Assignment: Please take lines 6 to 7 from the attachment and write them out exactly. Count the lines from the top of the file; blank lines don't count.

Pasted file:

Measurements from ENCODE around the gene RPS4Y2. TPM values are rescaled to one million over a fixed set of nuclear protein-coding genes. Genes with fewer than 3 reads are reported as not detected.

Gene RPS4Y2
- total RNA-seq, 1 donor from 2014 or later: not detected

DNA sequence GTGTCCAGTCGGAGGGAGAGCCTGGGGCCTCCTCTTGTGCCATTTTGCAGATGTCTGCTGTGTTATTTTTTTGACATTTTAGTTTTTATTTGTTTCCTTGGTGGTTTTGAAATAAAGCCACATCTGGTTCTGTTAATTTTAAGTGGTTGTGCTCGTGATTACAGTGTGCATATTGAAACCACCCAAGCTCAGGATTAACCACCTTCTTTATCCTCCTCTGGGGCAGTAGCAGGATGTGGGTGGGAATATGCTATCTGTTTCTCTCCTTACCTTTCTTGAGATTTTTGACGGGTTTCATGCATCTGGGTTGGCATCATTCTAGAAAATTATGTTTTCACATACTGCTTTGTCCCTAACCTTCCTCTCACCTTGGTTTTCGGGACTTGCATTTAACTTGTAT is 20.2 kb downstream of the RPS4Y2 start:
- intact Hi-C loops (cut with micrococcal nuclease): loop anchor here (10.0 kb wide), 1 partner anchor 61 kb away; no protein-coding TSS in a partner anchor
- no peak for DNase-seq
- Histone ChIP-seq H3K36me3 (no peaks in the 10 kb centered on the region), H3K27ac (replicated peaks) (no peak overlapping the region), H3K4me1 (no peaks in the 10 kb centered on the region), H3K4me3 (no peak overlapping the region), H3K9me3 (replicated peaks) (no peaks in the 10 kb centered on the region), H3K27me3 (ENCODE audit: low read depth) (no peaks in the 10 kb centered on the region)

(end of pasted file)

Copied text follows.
- no peak for DNase-seq
- Histone ChIP-seq H3K36me3 (no peaks in the 10 kb centered on the region), H3K27ac (replicated peaks) (no peak overlapping the region), H3K4me1 (no peaks in the 10 kb centered on the region), H3K4me3 (no peak overlapping the region), H3K9me3 (replicated peaks) (no peaks in the 10 kb centered on the region), H3K27me3 (ENCODE audit: low read depth) (no peaks in the 10 kb centered on the region)